Fanatics: Don’t fear the hybrid
Hear the word “hybrid’’ and you’ll likely conjure up images of dull, wedge shaped vehicles being driven by environmentalists (cue DiCaprio and his Prius). Yet it’s been nearly 20 years since the hybrid drivetrain was introduced to our automotive markets, and throughout the nearly two decades that we’ve had hybrids available in North America, the connotations surrounding these vehicles have remained unchanged. Beyond the stigma given to seemingly all hybrid vehicles, there is a reality that many car enthusiasts (myself included) have to face. The technological advancements made to not only electrical motors but also to small displacement internal combustion engines mean hybrids no longer have to be synonymous with the meek image of a Toyota Prius or the Honda Insight. These progressions now present uncharted potential territory for performance advancements.
As supercar manufacturers have proven with their most recent offerings, the electric motor isn’t merely there to meet emission regulations or boost fuel efficiency, they play a substantial role in acceleration, handling and braking. Beyond the obvious ecological benefits, the use of electronic motors presents an entirely new set of possibilities to nearly all areas of a vehicles performance metrics. Engineers would not spend extended periods laboring over heavy batteries and potential cooling issues within performance vehicles if the substantial benefits of hybridization were not present.
Look across a list of sports car manufacturers and it appears each brand has their own interpretation of performance-hybrid vehicles on offer: Ferrari LaFerrari, McLaren P1, Porsche 918, Honda/Acura NSX, Koenissegg Regera, BMW i8. Though they utilize diverse layouts and technologies, the idea surrounding the electric motor’s input and applications remain relatively unchanged: provide power to the drivetrain ‘where and when’ traditional combustion engines fall short.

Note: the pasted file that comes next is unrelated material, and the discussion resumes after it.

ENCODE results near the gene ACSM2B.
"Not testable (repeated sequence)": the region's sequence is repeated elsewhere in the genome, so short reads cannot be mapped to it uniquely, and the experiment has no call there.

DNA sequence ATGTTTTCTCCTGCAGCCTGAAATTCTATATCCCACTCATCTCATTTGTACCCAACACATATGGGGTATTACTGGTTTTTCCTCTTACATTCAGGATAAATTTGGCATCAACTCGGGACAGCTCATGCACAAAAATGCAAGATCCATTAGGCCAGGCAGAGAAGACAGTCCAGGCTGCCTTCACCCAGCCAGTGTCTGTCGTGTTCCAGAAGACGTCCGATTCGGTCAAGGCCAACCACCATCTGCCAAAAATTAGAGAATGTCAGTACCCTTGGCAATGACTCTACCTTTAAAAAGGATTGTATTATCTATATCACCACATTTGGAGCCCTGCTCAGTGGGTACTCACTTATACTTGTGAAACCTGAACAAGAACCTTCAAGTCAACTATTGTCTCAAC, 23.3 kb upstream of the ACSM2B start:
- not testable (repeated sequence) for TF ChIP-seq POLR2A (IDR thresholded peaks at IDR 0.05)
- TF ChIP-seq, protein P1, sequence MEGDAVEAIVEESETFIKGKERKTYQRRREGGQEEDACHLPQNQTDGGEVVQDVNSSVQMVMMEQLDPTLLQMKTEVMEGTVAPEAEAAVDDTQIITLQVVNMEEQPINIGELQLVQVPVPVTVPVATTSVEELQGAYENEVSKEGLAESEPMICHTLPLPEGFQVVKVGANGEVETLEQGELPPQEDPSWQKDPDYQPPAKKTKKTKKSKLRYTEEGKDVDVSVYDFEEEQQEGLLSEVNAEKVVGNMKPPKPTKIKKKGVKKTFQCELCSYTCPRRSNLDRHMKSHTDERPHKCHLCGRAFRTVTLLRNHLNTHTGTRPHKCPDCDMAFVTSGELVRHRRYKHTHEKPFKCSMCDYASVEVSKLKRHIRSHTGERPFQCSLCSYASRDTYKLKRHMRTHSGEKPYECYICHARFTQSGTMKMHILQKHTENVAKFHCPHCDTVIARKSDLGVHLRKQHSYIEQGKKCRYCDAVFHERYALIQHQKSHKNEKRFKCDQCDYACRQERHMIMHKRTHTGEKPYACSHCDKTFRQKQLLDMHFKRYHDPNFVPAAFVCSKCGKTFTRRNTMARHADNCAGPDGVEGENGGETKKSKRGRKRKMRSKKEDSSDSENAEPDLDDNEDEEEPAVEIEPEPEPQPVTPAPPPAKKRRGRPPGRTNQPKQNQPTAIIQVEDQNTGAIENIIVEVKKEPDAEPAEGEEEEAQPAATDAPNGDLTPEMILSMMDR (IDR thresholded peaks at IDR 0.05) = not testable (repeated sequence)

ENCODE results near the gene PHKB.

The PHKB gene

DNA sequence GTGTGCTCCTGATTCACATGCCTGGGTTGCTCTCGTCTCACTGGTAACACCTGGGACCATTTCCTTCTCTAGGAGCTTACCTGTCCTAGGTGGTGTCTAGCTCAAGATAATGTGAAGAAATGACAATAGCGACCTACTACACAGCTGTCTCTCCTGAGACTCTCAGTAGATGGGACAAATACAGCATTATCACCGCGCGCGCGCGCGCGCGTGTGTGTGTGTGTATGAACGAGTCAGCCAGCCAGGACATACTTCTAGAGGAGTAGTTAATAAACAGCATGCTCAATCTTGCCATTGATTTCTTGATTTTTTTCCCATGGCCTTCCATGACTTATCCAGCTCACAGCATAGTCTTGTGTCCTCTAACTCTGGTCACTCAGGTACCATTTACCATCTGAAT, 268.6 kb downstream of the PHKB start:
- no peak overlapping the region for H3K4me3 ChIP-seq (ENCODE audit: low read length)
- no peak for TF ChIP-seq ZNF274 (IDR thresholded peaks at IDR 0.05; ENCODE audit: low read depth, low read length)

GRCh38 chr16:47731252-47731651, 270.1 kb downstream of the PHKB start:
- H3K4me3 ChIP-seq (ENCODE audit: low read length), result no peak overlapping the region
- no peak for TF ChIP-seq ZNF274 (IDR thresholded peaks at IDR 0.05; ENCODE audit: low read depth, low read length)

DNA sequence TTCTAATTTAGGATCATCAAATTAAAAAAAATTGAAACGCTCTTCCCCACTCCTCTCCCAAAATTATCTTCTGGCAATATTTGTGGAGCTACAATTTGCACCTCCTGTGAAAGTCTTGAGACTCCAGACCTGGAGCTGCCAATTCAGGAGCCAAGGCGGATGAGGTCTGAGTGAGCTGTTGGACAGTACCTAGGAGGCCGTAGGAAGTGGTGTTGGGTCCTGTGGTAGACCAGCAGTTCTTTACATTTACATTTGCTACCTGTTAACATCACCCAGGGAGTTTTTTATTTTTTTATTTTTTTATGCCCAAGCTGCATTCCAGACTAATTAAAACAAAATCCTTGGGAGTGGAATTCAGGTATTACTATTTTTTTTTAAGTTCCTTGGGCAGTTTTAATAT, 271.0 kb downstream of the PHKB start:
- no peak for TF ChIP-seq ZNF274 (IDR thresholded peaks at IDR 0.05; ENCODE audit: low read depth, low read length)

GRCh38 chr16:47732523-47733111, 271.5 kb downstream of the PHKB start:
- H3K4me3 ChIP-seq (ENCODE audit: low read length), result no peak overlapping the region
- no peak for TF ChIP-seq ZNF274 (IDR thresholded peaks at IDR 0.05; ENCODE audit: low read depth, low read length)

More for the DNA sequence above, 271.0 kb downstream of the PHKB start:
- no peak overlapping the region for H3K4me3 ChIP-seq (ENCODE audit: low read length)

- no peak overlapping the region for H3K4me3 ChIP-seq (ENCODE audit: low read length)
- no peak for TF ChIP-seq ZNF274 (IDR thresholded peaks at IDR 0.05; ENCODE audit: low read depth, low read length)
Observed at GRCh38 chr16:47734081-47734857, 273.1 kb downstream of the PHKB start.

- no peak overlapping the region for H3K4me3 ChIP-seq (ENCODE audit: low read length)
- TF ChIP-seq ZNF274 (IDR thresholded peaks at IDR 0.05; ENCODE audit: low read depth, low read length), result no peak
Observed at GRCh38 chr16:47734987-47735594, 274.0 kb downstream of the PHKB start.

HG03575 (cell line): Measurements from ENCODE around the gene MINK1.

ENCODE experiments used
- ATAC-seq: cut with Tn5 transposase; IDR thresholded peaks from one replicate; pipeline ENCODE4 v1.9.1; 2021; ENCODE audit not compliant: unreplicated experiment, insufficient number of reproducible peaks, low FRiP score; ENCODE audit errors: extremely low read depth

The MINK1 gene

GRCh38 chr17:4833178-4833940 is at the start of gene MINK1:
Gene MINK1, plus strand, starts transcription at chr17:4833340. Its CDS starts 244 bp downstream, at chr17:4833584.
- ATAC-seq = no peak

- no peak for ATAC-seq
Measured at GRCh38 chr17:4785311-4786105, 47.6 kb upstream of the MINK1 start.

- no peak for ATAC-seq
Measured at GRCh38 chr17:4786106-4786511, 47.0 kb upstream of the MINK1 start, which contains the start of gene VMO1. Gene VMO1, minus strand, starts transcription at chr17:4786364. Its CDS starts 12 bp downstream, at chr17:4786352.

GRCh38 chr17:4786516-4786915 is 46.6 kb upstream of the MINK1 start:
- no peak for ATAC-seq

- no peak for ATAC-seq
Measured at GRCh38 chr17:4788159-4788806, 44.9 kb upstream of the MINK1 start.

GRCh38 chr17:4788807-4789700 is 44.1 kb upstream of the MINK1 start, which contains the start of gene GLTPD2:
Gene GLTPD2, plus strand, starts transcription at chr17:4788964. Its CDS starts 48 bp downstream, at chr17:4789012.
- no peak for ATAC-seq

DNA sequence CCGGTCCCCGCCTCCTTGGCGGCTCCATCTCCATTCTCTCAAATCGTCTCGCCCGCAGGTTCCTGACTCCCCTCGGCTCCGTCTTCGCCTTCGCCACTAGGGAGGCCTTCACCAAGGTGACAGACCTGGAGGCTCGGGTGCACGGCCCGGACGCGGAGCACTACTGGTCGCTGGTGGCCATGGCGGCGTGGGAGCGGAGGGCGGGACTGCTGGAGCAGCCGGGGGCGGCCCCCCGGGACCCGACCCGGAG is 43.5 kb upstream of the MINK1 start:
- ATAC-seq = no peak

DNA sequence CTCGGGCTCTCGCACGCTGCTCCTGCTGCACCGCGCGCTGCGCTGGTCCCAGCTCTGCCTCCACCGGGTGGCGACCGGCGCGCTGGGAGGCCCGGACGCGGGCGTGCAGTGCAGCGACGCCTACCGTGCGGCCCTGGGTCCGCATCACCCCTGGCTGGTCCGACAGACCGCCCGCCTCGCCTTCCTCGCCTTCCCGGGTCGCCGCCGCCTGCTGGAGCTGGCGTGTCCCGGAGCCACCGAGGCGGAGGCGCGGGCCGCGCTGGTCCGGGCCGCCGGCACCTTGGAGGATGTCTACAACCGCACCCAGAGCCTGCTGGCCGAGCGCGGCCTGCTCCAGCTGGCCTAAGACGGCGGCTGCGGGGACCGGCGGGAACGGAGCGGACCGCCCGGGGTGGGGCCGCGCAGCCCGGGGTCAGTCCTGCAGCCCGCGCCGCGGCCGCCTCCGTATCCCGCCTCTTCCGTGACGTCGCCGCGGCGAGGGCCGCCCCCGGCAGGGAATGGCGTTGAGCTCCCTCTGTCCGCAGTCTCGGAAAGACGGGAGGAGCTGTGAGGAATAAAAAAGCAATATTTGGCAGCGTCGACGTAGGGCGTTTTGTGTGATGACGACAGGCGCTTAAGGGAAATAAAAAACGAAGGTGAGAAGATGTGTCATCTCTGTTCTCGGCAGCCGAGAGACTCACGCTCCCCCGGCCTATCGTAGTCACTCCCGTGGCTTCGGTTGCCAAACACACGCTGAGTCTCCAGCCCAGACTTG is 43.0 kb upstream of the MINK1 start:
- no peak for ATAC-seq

In the McLaren P1 for example, the electric motor fills the void in propulsion when waiting on the V8’s twin Turbo’s to spool up, much like the Kinetic Energy Recovery System on a formula one car the hybrid set up minimizes lag stemming from the traditional motor. The Ferrari on the other hand, uses two electric motors. One dedicated to onboard electronics while the other connects directly to the drivetrain, the outcome is an increase of 163hp coupled with a lower center of gravity due to battery placement and an engine whose power band is no longer subject to an A/C Compressor or any other cabin elements. The Porsche 918 went a different direction entirely, attaching one electric motor to the front axle to power the front wheels giving the 918 the surefooted-ness characteristic of AWD when coming out of corners, while another motor is attached to the rear axle providing additional torque output to boost to the vehicles already potent 4.6l V8 engine. The Honda NSX, employs a similar idea, attaching one electric motor to each front wheel, relying on each individual motor to deliver distinctive torque vectoring while cornering.
There’s talk of the upcoming BMW and Toyota’s jointly developed sports car also being powered by a hybrid system. Volkswagen (who has made it clear that they plan to produce 20 EV’s by 2020) has already begun working on a hybrid setup for one of their most beloved models, the GTI. The Mark VIII Golf GTI is slated to reach dealers in 2020, and is said to be adopting a 48-volt electrical assist system distributed between both axles much like the Porsche 918’s current layout. As the technologies implemented in today’s super cars (LaFerrari, McLaren P1, Porsche 918) slowly become increasingly affordable, we will begin to see a trickle-down effect as affordable hybrids begin adopting these substantial technical advancements. It won’t be long until these applications collectively transform the hybrid from its meek ecologically conscious-image, to the responsible sports car of the future.